One such example relates to a case in which the roots of a tree have penetrated a sewage pipe, causing a blockage. The affected pipe is located outside the boundaries of a private residence on Collins Avenue Extension. However, Irish Water is of the view that it is the responsibility of the homeowner to fix the problem. It is not an isolated case. In this and other cases, it is clear that Irish Water is not undertaking proper investigations that would lead it to a different conclusion as to who has responsibility for fixing such problems.

Irish Water also needs to look at the policy of patching up of work areas after initial completion. In many instances, the patching up of roads and pathways has left them in a terrible condition for months on end before they are properly reinstated. I am concerned about the proposal to transfer responsibility for Dublin City Council's drainage section to Irish Water in July. It is a serious worry in light of Irish Water's failures to date. It needs to get its house in order before it should even consider taking on this responsibility.

I thank the Deputy for raising this issue and allowing me the opportunity to outline the position in respect of Irish Water’s responsibility on this matter. The Water Services Acts 2007 to 2017 set out the arrangements in place for the delivery of water and waste water services by Irish Water, and for the scrutiny and oversight provisions that apply in respect of these arrangements. Since 1 January 2014, Irish Water has had statutory responsibility for all aspects of water services planning, delivery and operation at national, regional and local levels, including with respect to water supply interruptions and communication with customers and the maintenance of water and waste water infrastructure. Irish Water is independent in the exercise of its statutory functions and in regard to day-to-day operational matters.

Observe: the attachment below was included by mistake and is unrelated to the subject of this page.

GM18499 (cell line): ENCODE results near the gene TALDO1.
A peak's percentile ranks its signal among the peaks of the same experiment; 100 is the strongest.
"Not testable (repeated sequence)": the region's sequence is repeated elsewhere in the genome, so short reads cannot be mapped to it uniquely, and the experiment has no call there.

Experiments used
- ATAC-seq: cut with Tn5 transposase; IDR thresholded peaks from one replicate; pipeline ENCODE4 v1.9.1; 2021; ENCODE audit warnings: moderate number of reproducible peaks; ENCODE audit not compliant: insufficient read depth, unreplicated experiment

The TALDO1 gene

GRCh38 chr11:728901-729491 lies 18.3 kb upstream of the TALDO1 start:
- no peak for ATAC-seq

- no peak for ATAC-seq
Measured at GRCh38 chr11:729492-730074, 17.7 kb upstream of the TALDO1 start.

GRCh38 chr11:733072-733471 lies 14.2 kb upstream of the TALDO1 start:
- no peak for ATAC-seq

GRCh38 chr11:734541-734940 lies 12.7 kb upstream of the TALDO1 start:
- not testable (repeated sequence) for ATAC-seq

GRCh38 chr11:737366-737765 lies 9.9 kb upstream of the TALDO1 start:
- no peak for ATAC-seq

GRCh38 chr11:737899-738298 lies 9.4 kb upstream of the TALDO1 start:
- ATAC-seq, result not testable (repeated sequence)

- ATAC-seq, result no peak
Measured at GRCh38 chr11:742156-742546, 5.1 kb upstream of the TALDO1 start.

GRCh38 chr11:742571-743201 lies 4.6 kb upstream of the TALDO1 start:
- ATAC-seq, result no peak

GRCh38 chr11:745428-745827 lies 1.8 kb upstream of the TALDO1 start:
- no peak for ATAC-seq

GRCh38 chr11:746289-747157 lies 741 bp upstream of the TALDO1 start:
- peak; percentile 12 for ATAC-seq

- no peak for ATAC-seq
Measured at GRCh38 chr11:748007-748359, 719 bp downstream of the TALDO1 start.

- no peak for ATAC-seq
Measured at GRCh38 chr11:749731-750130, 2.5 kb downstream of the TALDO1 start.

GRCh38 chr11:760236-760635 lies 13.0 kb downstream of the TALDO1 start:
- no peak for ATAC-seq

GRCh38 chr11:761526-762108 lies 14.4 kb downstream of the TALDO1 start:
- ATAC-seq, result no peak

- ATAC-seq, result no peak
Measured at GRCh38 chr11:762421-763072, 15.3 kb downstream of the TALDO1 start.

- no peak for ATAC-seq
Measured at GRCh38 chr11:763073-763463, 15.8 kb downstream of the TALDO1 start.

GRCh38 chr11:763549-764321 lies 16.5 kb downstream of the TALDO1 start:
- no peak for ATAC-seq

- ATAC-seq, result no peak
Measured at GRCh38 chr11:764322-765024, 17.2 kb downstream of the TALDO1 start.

In assuming responsibility for water services from local authorities, Irish Water has entered into service level agreements, SLAs, with each local authority for the provision of water services. Staff members working under these arrangements remain local authority employees while continuing to perform key water services functions with local authorities acting as agents of Irish Water.

As part of the operational model established by the Oireachtas it is important to note that the Commission for Regulation of Utilities, CRU, in its role as economic regulator of Irish Water, has an important role in regulating and protecting the interests of Irish Water customers. One of the key ways the CRU protects customers is through the Irish Water customer handbooks, which set out how Irish Water must deal with its domestic and non-domestic customers. In the case of planned interruptions for operational reasons or for other service incidents, the handbooks detail how Irish Water must communicate with its customers. These handbooks are available on the CRU website.